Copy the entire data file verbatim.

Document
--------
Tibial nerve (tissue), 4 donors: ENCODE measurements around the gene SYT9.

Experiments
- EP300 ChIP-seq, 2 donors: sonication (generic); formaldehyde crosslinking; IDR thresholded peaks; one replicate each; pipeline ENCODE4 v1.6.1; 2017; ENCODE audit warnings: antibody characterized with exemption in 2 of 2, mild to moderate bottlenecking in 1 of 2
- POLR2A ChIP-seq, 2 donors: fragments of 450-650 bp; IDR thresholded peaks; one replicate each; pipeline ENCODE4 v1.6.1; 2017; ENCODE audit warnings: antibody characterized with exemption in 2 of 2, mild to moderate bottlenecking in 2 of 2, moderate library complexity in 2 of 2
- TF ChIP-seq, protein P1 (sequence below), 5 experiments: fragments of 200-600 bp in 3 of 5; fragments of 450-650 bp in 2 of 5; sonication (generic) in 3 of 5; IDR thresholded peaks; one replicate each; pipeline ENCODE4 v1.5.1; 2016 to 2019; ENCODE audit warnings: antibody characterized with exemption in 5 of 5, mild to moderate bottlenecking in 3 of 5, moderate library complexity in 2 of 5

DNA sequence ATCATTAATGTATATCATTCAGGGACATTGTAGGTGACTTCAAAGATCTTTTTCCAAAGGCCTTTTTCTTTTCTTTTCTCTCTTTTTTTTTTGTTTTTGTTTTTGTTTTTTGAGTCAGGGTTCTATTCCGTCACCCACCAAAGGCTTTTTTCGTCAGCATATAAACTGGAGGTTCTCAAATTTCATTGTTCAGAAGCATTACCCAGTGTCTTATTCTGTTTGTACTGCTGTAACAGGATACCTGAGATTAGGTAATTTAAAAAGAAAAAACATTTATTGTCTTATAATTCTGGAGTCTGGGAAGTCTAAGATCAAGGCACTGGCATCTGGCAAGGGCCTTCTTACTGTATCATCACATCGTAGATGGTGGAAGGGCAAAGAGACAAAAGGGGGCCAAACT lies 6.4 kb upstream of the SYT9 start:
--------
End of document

Tibial nerve (tissue), 4 donors: ENCODE measurements around the gene SYT9.

Experiments
- EP300 ChIP-seq, 2 donors: sonication (generic); formaldehyde crosslinking; IDR thresholded peaks; one replicate each; pipeline ENCODE4 v1.6.1; 2017; ENCODE audit warnings: antibody characterized with exemption in 2 of 2, mild to moderate bottlenecking in 1 of 2
- POLR2A ChIP-seq, 2 donors: fragments of 450-650 bp; IDR thresholded peaks; one replicate each; pipeline ENCODE4 v1.6.1; 2017; ENCODE audit warnings: antibody characterized with exemption in 2 of 2, mild to moderate bottlenecking in 2 of 2, moderate library complexity in 2 of 2
- TF ChIP-seq, protein P1 (sequence below), 5 experiments: fragments of 200-600 bp in 3 of 5; fragments of 450-650 bp in 2 of 5; sonication (generic) in 3 of 5; IDR thresholded peaks; one replicate each; pipeline ENCODE4 v1.5.1; 2016 to 2019; ENCODE audit warnings: antibody characterized with exemption in 5 of 5, mild to moderate bottlenecking in 3 of 5, moderate library complexity in 2 of 5

DNA sequence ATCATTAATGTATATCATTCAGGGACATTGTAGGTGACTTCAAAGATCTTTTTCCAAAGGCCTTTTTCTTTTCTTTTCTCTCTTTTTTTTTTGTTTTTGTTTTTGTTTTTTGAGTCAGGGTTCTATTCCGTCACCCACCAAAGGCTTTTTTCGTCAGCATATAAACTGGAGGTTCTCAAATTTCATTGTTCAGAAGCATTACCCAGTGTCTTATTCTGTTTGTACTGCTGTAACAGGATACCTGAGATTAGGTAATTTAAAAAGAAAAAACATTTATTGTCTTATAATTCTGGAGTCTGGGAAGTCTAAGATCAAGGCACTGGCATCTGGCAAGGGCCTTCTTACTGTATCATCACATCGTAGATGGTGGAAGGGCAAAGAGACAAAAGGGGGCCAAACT lies 6.4 kb upstream of the SYT9 start: